on . the I transport Sherman fo San
' Francisco, . where - she .will visit her
LEW G. HENDERSON, who piloted
Duke Kahanamoku on the first arr
Oi the champions trip left for Phila
delphia naval station yesterday on the
The classes which have thus far been'
established and are now under "way
are the French, Shakesperian, swim
ming, basketball, gymnasium, and ten
nir daises. In these classes there is a
total enrollment of one hundred and
The monthly meeting of the board
oj directors of the association wis
MRS. E. R. GAYLER and two chil-lheld this morning in the association
di en were passengers on te Sherman rooms. The annual reports, Mth
That : 'package of'200,000 stolen in transit
from Havanai to New York will probably turn
up four years from now as a contribution to the
1912 campaign fund.
A corresiKU(len)t asks us if "Hull Moose''
should be spelled with a hyphen. We would
suggest that a dash is about the appropriate
Mayor Fern is one political candidate who
knows letter than to run on his record of the
past four veal's. He couldn't even walk on it.
"Taxation without registration" is another
thing the voters ought to object to bv seeing
that every one of them is registered.
This campaign fund investigation is rapidly
exhausting the available names in Who's Who.
Pity they didn't hold the dictagraph on Ted
dy, Harrimau and Morgan back in 1904.
Prolufhly the steel trust is backing T. II. le
cause he has such an iron nerve.
After they time up awhile in Kurope. their
ought to be some real war.
Somebody please name a superintendent of
The campaign yarn generally comes home to
The Pope might mediate in the campaign,
financial and executive were read and
plans were submitted in regard to the
future of the association.
yesterday for the coast. Mrs. Gayler
will visit her mother In St. Louis tor
several months. " ,
W. H. Kegley, who Is a teacher in
the employ of the Japanese govern
ment, left for the coast this morning
on the Siberia to visit at his home in
Cedar Rapids, Iowa,' after a week's
stay in Honolulu.
CAPT. BERGER, the veteran band,
master, and Mrs. Berger will arrive
shortly from an extended visit to Ger
many and other European countries.
Capt Berger's leave of absence ends
December 1 and in a recent note here
he said he intended to leave Vienna
for home early in October.
SETS DATE FOR HEARING
MAHUKA SITE CASE
The next Mahuka site case will bo
called for hearing in Federal Court
on Monday. October 21, and U. S.
District Attorney Breckons says the!
court will doubtless be kept busy j bleeding and dizzy, he imnediately is
with these hearings from ihat date sisted in rescuing the injured and
until the close of the present year. , placing them on loard a special train
All the minor cases on the calendar' which was soon at the scene of the
HONOLULU BOY FIGURES
IN RAILROAD ACCIDENT
Ichiro Motokawa, son of Rev. MofV
k.iwa, of Honolulu, while en route fo
Ithica, New York, to , enter Cornell
University, became imprisoned nt a
railway car which plunged uown a
forty-foot enbankment on the Eric
Railroad a few miles out of Erie,
Pennsylvania. The . car whicn ne
was a passenger was tn? Pfth, and it
plunged over the embankment i--inding
landing in a mass of mud alongside
in a mass of mud alongside a river
bank. Fortunately there was no water
in the place where the car landed, but
it was upside down.
Young Motokawa succeeding in get
ting out of the car through a wnidov.
which he broke with his shoe. Although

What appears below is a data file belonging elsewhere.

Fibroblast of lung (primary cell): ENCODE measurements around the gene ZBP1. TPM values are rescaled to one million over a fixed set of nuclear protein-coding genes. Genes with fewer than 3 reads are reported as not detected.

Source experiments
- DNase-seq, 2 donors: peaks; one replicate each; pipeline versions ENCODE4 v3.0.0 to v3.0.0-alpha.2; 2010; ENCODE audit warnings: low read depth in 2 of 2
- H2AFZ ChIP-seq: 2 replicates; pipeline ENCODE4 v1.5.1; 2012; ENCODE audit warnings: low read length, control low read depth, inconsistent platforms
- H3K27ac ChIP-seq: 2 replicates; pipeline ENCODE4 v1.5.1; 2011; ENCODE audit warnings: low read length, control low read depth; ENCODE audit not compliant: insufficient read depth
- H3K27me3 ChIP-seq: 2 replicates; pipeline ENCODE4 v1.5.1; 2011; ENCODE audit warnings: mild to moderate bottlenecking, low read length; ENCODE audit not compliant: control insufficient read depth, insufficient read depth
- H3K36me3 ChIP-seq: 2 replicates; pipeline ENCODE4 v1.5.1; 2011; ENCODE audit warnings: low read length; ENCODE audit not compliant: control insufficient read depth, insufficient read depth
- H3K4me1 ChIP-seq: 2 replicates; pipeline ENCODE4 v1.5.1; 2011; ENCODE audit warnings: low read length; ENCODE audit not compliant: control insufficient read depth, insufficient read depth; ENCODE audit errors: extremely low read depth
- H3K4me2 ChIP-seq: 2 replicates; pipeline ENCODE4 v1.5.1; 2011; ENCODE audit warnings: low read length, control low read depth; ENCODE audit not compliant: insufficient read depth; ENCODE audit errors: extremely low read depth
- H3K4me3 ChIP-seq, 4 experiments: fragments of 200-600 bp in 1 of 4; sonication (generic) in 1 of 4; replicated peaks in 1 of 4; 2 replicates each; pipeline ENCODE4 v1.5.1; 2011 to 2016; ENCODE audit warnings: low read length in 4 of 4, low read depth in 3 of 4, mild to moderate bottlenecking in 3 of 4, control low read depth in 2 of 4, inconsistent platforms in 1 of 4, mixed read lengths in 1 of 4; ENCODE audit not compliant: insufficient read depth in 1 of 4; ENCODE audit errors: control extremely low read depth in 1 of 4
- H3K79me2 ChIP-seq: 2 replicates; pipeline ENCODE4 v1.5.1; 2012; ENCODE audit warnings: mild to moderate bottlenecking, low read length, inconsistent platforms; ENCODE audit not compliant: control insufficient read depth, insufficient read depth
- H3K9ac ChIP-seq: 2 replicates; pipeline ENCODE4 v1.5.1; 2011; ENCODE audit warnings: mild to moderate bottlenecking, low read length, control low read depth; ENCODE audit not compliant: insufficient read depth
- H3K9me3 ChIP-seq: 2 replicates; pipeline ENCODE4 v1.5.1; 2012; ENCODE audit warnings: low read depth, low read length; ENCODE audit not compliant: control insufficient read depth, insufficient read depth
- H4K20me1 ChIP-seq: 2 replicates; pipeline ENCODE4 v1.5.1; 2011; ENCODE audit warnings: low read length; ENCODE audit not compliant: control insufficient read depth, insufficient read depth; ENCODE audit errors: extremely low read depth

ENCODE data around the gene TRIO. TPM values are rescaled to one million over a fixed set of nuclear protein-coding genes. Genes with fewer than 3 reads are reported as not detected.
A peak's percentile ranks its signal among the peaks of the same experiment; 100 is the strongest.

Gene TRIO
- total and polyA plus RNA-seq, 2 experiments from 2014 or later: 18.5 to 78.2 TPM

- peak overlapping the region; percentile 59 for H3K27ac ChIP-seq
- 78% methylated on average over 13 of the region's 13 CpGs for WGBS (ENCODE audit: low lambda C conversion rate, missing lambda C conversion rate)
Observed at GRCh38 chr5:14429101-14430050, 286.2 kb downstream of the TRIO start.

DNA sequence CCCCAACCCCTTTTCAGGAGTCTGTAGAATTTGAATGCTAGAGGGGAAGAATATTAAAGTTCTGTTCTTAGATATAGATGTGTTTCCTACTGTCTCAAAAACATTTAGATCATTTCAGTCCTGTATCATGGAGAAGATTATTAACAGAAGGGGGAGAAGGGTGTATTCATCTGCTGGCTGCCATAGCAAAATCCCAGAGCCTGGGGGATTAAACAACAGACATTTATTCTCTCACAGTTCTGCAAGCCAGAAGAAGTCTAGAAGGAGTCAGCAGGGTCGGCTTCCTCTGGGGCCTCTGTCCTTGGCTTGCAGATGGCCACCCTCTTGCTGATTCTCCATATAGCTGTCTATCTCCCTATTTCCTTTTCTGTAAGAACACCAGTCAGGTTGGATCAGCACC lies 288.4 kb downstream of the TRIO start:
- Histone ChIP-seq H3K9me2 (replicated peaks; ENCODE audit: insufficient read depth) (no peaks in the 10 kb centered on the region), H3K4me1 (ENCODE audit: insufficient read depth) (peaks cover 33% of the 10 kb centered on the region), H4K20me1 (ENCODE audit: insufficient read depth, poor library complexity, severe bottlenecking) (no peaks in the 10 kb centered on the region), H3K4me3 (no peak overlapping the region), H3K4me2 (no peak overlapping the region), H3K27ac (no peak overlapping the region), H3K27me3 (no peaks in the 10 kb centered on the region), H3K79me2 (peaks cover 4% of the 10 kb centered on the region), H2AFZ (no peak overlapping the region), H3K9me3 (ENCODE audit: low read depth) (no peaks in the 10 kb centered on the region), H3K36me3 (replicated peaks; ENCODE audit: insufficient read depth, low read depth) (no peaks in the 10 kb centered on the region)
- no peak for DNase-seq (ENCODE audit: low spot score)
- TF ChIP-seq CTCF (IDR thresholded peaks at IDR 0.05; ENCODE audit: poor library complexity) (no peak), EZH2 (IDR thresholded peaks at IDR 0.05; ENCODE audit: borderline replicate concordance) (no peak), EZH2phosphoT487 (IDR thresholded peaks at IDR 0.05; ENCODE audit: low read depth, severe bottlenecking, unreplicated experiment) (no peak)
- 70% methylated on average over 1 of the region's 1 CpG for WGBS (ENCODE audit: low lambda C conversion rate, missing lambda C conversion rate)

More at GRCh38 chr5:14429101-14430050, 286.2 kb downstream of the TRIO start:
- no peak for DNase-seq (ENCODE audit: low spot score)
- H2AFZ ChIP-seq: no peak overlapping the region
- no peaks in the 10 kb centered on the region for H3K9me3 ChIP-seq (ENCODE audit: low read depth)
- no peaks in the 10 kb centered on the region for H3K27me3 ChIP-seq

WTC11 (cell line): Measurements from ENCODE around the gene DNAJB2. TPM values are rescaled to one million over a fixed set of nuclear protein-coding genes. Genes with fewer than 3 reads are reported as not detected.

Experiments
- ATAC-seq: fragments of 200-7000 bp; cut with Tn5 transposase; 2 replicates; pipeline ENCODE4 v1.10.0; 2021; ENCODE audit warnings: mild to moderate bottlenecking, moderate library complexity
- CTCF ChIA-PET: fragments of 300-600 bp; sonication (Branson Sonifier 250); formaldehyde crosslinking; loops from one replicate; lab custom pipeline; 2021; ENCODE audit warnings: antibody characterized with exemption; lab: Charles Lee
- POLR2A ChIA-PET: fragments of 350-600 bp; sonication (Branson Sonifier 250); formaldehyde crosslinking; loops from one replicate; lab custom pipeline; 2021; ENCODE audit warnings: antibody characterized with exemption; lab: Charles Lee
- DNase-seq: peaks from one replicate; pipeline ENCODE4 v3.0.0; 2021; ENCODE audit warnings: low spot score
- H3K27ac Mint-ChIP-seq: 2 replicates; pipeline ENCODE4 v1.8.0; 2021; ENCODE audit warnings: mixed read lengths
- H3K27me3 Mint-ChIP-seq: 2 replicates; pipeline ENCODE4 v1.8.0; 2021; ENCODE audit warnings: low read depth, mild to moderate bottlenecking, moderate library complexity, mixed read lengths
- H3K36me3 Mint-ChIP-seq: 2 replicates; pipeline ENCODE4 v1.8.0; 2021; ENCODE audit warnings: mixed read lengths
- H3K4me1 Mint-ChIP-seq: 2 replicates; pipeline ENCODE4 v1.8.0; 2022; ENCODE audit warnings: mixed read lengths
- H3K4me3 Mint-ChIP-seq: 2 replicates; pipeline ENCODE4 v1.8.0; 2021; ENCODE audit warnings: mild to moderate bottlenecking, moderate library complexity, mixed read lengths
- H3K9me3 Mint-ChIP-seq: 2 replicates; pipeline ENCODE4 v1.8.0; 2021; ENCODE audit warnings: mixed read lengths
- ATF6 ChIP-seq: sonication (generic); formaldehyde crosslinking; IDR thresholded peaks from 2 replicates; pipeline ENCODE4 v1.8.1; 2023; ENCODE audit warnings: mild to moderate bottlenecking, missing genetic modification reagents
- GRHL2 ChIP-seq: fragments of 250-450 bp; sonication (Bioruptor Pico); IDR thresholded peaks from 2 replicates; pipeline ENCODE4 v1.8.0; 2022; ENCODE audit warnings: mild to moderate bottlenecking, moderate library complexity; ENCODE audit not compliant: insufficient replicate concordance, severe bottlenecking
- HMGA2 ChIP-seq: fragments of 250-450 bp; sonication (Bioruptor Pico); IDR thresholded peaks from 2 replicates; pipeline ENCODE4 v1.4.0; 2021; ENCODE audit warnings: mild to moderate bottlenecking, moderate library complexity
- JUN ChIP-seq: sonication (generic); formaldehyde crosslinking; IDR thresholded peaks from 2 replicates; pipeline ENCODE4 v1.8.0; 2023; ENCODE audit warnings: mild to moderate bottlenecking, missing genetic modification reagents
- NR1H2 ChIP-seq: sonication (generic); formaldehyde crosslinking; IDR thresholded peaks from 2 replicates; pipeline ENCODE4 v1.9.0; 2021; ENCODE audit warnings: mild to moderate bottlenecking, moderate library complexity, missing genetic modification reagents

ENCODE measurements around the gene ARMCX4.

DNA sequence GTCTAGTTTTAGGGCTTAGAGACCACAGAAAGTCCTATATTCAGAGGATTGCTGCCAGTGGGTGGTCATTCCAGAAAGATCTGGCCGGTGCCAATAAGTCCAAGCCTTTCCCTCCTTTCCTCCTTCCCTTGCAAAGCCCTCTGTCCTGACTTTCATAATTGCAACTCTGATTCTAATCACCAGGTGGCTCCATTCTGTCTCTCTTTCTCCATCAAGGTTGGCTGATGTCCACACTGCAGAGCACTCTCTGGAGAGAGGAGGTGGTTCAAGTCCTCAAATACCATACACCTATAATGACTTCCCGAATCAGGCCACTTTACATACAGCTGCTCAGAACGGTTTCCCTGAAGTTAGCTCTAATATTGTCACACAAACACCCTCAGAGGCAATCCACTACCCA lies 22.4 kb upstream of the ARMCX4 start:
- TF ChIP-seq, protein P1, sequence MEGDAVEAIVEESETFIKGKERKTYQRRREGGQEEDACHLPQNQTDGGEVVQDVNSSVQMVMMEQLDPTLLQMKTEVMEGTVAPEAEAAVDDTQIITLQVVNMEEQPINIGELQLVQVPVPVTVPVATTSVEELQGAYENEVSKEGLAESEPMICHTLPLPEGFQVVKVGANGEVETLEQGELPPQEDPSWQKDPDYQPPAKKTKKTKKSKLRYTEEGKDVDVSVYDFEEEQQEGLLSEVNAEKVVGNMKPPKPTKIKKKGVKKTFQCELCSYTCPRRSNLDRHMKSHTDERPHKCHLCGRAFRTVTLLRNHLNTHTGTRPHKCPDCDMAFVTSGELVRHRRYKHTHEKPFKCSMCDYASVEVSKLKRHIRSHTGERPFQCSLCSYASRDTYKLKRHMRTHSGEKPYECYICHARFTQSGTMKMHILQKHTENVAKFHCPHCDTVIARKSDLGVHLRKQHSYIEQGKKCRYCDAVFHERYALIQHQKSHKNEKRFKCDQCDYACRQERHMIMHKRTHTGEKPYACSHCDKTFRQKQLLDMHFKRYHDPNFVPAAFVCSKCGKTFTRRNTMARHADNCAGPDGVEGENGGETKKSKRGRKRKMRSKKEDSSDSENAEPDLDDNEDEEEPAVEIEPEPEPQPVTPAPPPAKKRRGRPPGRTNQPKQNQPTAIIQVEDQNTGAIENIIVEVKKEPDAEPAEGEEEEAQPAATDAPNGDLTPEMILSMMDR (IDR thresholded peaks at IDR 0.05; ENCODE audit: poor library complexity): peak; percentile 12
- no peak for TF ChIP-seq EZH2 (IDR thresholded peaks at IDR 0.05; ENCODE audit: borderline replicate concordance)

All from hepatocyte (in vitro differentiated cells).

are to be disposed of before the Ms
huka cases are taken up.
The first to be called wiil be that i
of the Office Supply Company, with
the condemnation of the O. E. Hall k
Son site to follow Immediately at the
conclusion of that one.
wreck. He sustained no se ious in
jury other than being bruised and rut.
.Motokawa graduated from Mckinley
High Srhool last June.
Post Thinks he's the whole thing,
! does he?
m j Parker Well, I'd hardly go as far
For news and fne imtn about It, as that, but he certainly considers
ptnl 1iit h Stjir.Rnlletln. himself a quorum.
COLLEGE HILLS Several choice Building Lots Price reasonable
Modern Bungalow. Lot 15,000 sq. ft $6000.00
PUNAHOU DISTRICT Young St.: Building Lot, 12,981 sq. ft..... 2000 00
Young St.: House and Lot 4500.00
Makiki St.: Modem Bungalow 5000.00
Anapuni St.: 1-story Modern House 450000
KAIMUKI Ocean View: Modern Home 8000.no
Ocean View: Furnished Bungalow 3500.00
PAL AM A Auld Lane: House aftd Lot 1750.00
NUUANU- -Fine Lot, 40,000 sq. ft., nrar Luahaha 1750.00
TANTALUS -Ou Ridge", Fine Building I,ot 1500.00
PACIFIC HEIGHTS Modern Home; larso grounds, cool climte, un
surpassed view 1)000.00
GUARDIAN TRUST CO., Ltd.,
SECOND FLOOR. JUDD BUILDING
TTtf ": ' T
I I m. n n I
' : ; '" ' : , , Prict.: '
Tantalus .........;.. 4O00 -
Kalmukl 1640 :
Klnau Street 50.00-
Kahala Beach . .$5000 7S.C0 J.
Ntiusnu ' Avcnu0 330 .
Pacific Height ............ 100.00
College 4Hill ...... . 63X0 V ''-
Wahlawa K....'. ; . : ..... ... . ... 30.00 ' ;
Anapuni Street .............. 50.C0
Green Street ............. . . . . . . ..r. ...v.f.
waipio .. ,: . .: . ;.v;y: $12.00 y
Wilder Avenue . w . . .: . .. .w..-w$20X0. 0X0 -fng
Street ... . (.... .... m r 35.CO .-
Kalmukl ...... . ...20X)0, $2740, $30.00 40X0 if - l
KjiI IIM ' 33C0 : .fc
Ala Moana and Eria Road . . ......... ,... . . . 50X0 ;
Beretania Street $2200 35.C0
G refen Street - ?! ' 40C0 ,
Thurston Avenue . . .... . ; V. ...... : ..... . . . . . ; . : 40X0
Are being sold by us at re-r
markably low prices, yl
Quality Guaranteed , "
VIEIRA JEWELRY CO., LTD.,
The Popular Jewelers 113 Hotel Street
Why Pay More for No More
Or As Much for Not So Much
Lots In Kaimild
Lot No. 65, Sec. A, 75x213
Lot No. 134, Sec. B, 75x150
Lot No. 165; 10,360 sq. ft 350X0
Lots N-15 and 15, Palolo Valley, 47X00 sq. ft $1000.00
100 down; balance at 115 or more per month.
One-acre lots, Palolo Valley
Henry Waterhouse Trust Co.,
CORNER FORT AND MERCHANT 8TREETS